THIS STORY HAS BEEN FORMATTED FOR EASY PRINTING
COOKBOOK REVIEW

Authors’ rule: Don’t cook down to kids

(Wiley/Associated Press)
By T. Susan Chang
Globe Correspondent / October 7, 2009

E-mail this article

Invalid E-mail address
Invalid E-mail address

Sending your article

Your article has been sent.

  • E-mail|
  • Print|
  • Reprints|
  • |
Text size +

I’ve never really liked the label “foodie,’’ with its exclusive overtones, and I’ve tried to teach my kids to be enthusiastic about all foods rather than discerning about some. No matter, sometimes foodie-ism rears its exotic little head, like the day both kids were howling for pine-cone syrup on their ice cream.

I was afraid “The Gastrokid Cookbook: Feeding a Foodie Family in a Fast-Food World,’’ by Hugh Garvey, features editor at Bon Appétit magazine, and Matthew Yeomans, a food writer who lives in Wales, would be too much to bear. (The authors, both dads, also created a Gastrokid blog.) But for the most part, these are not pretentious, not condescending, simple recipes for weeknights that look very much like my regular rotation of dinner standbys. None of that nonsense about pureeing the squash and hiding it in a muffin, or hiding anything anywhere. Just plain food, and pretty good food at that.

In addition, “The Gastrokid Cookbook’’ has the most appealing photographs, many shot on old-fashioned blackboard, with white chalk spelling out the recipe name on the board. You’ll see a bowl of curry, for instance, with “Curry Up’’ written on top.

Among the authors’ 10 rules for “reclaiming the family dinner table,’’ are: “Don’t cook down to your kids,’’ which means you should not assume kids don’t like anchovies until they try them; “Don’t take it personally that your kids despise your cooking,’’ along with an explanation of how tastes change in an instant; and “Caramelize it,’’ in which the duo explain that searing, toasting, roasting, grilling, and browning are always welcome.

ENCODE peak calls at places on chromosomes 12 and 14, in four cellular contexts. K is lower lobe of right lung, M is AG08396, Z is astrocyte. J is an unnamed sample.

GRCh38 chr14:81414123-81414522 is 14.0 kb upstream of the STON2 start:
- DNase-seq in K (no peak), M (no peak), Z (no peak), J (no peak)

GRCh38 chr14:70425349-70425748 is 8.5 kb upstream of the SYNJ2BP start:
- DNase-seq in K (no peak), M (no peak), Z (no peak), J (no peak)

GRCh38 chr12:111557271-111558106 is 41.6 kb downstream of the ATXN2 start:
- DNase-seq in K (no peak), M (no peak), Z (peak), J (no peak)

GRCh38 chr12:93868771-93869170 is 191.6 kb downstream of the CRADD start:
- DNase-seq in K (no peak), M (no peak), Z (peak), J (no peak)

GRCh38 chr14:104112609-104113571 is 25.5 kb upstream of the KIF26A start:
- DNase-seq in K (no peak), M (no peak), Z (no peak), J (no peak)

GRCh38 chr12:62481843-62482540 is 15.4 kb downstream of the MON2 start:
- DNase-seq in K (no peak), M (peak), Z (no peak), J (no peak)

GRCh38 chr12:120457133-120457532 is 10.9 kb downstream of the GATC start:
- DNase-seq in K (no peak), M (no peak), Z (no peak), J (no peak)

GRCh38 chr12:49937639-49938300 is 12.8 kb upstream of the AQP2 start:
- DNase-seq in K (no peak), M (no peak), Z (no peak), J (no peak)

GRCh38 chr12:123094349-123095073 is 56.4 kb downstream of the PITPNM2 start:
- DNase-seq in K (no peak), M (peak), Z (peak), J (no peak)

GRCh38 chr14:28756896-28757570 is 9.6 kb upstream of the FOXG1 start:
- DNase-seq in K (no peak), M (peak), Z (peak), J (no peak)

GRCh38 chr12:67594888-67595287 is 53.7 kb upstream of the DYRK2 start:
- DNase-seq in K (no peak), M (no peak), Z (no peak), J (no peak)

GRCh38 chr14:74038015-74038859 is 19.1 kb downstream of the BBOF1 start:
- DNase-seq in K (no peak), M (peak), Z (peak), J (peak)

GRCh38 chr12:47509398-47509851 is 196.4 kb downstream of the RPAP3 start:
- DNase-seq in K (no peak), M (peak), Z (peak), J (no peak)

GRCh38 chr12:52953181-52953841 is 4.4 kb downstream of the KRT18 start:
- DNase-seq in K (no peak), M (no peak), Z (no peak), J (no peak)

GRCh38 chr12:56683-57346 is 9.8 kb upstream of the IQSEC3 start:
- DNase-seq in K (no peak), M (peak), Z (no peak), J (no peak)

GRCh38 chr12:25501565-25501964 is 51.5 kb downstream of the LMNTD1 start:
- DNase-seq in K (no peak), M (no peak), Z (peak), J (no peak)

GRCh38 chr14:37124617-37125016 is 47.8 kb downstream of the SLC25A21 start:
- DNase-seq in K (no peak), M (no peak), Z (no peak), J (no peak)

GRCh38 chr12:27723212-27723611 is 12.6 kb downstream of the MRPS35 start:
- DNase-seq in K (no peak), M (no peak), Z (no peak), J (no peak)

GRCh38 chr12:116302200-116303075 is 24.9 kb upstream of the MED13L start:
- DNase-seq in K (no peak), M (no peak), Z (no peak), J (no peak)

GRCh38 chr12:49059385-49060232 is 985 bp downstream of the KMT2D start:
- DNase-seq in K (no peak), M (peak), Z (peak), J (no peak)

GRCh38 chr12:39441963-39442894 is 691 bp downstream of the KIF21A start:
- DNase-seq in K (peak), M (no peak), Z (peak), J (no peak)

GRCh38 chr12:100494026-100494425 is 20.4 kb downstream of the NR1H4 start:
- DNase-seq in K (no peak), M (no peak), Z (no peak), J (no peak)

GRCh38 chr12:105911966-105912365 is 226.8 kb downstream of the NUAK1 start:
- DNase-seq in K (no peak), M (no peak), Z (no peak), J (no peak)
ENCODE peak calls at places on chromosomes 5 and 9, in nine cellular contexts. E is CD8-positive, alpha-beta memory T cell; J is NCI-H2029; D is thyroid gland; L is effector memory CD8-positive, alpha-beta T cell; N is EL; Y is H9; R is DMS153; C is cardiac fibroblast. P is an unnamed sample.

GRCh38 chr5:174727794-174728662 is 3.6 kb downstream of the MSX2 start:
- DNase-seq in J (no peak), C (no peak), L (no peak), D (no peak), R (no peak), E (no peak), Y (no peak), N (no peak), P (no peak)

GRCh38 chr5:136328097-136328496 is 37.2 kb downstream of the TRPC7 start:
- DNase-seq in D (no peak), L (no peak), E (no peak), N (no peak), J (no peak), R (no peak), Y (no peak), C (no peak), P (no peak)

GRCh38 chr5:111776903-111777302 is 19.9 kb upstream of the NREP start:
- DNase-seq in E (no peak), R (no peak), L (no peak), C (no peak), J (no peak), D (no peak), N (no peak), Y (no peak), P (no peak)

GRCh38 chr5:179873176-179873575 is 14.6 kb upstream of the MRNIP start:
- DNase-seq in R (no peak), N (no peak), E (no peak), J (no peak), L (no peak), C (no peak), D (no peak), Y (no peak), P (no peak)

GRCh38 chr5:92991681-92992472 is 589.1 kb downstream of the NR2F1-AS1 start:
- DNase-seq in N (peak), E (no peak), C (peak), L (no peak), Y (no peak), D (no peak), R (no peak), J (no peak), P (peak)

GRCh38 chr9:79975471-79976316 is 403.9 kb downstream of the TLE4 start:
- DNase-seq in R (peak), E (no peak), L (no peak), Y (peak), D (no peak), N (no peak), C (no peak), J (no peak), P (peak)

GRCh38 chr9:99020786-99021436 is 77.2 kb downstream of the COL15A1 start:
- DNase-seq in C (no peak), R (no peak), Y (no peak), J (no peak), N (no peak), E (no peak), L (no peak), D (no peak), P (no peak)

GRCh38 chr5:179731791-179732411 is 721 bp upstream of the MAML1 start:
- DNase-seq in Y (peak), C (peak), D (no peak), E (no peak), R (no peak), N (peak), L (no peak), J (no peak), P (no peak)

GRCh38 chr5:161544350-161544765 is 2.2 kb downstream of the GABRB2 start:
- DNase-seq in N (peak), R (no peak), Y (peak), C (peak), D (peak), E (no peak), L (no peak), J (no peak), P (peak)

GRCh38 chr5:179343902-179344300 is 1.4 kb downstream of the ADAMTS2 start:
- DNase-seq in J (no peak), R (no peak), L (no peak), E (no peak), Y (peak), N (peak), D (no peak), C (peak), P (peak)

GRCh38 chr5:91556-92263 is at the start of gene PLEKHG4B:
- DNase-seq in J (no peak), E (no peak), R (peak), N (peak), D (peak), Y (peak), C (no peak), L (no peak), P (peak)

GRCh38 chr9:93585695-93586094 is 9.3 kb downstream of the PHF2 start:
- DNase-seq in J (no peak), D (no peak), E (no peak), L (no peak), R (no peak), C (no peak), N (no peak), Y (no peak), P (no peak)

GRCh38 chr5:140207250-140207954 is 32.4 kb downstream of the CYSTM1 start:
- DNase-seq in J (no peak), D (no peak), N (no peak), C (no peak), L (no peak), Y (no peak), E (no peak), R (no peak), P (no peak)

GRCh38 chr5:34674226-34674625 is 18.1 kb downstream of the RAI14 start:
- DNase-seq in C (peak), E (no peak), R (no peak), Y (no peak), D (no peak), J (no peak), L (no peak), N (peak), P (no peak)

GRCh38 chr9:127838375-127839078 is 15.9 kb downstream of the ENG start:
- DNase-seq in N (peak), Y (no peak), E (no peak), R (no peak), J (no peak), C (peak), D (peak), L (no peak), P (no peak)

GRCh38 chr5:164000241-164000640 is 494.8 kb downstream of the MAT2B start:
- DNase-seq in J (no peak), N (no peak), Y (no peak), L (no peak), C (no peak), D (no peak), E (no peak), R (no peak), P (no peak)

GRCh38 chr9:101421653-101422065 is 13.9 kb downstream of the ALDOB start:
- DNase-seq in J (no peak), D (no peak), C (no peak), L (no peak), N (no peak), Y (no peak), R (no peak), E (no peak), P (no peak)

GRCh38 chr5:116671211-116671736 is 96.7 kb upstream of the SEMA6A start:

If you haven’t discovered the secret of roasting vegetables, which makes practically any vegetable taste delicious, roasted broccolini is a good place to start. The stalks are just sturdy enough to stand up to a 425-degree kiss in the oven, and when they start to brown, they stay sweet.

Yeomans and Garvey believe that there’s no such thing as food especially for kids, so they’re not shy about introducing ingredients that usually don’t make their way onto your children’s plates. Fierce Potatoes showcase smoked Spanish paprika, which lends earthy sweetness and ruddy color to crisp diced potatoes with garlic mayonnaise.

Accidental Agrodolce Chicken is merely chicken marinated in a balsamic vinaigrette, but it works. And if the kids are fine eating vinegar-infused chicken, you might as well go ahead and grill some baby octopus. It goes as well with lemon and garlic as does the more familiar squid, and it’s just as easy to prepare. Everyone liked it except the 3-year-old, who, thanks to some recipe-testing I did last month, claimed she was “sick of octopus.’’ But she liked the seared salmon with soy-honey-lime sauce, a version of the mirin-scented favorite of grown-up dinner parties everywhere.

A number of these recipes are revved-up and streamlined Italianate standards. Somewhat Fast Bolognese relies on a hefty helping of pancetta to bring the classic meat sauce up to flavor in one hour rather than four. Meet the Meatballs, a fairly standard recipe, gets high-voltage treatment thanks to generous doses of fresh herbs and Parmesan. A quick sauce of parsley and pine nuts, which is as simple as it sounds, makes a light, garlicky alternative to red sauce for ordinary cheese ravioli from the freezer case.

The only real disappointment is a well-intentioned attempt to make hummus by pulsing chickpeas and raw zucchini with some herbs in a blender. Like it or not, raw zucchini’s a watery vegetable, and zucchini hummus is a watery hummus. The kids didn’t buy it for a moment, and neither did I.

The authors’ recipe style is minimalist, rarely offering cooking times or detailed doneness guidelines (“Cook until chicken is done’’ is a typical instruction). You have to know your way around a stove, and be willing to pay attention to what’s going on in the pan no matter how many kids are raving in your kitchen.

But if your basic skills are sound, the authors’ portfolio of recipes can do much to relieve the mac-and-cheese monotony of picky eaters. Now, if only there were a recipe to make them go to sleep.

THE GASTROKID COOKBOOK By Hugh Garvey and Matthew Yeomans

Wiley, 160 pp., $22.95